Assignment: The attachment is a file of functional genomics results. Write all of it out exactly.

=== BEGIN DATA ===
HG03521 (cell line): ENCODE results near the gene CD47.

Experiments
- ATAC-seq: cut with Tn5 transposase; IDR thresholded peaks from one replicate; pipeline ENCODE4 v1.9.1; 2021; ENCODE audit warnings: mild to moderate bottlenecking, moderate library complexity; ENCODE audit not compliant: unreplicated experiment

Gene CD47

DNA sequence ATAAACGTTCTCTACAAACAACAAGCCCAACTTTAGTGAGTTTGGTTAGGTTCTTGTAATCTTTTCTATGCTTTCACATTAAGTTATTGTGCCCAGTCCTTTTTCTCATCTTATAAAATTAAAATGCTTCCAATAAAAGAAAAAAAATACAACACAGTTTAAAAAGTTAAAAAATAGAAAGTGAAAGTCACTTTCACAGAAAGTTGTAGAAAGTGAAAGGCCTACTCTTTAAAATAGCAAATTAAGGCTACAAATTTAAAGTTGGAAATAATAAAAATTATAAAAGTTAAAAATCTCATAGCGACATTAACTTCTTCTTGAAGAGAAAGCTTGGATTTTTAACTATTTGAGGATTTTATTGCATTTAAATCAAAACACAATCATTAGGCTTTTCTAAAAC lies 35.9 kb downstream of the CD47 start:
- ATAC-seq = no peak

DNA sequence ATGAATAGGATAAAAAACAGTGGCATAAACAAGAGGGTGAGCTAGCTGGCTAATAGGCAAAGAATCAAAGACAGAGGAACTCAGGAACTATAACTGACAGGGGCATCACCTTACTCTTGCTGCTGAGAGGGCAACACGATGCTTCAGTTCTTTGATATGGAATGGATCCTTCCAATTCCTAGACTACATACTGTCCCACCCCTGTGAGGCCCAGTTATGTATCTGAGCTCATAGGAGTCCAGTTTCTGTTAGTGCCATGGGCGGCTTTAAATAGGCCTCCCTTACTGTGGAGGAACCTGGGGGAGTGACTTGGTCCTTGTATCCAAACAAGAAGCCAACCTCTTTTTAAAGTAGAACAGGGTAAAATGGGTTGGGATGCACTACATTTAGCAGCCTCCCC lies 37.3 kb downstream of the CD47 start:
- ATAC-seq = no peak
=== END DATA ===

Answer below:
HG03521 (cell line): ENCODE results near the gene CD47.

Experiments
- ATAC-seq: cut with Tn5 transposase; IDR thresholded peaks from one replicate; pipeline ENCODE4 v1.9.1; 2021; ENCODE audit warnings: mild to moderate bottlenecking, moderate library complexity; ENCODE audit not compliant: unreplicated experiment

Gene CD47

DNA sequence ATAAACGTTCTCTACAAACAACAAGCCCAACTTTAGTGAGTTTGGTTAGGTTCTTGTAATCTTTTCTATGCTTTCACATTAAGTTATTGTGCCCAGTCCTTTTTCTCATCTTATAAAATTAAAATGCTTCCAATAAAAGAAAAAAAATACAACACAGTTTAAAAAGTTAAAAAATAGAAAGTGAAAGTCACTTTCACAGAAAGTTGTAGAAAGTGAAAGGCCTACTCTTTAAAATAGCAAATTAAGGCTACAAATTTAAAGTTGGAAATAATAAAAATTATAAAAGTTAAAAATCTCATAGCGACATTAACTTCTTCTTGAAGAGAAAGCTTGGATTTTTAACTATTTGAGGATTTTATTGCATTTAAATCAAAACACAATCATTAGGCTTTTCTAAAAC lies 35.9 kb downstream of the CD47 start:
- ATAC-seq = no peak

DNA sequence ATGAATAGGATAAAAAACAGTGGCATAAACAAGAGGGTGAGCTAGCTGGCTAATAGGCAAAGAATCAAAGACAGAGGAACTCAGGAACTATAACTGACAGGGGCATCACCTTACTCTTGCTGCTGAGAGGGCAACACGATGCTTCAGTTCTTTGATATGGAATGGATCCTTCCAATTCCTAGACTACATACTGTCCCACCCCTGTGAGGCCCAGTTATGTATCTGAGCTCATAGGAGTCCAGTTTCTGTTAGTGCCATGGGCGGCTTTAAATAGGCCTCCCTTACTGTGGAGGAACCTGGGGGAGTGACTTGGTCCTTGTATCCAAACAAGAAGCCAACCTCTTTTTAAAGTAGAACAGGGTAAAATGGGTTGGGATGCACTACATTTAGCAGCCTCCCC lies 37.3 kb downstream of the CD47 start:
- ATAC-seq = no peak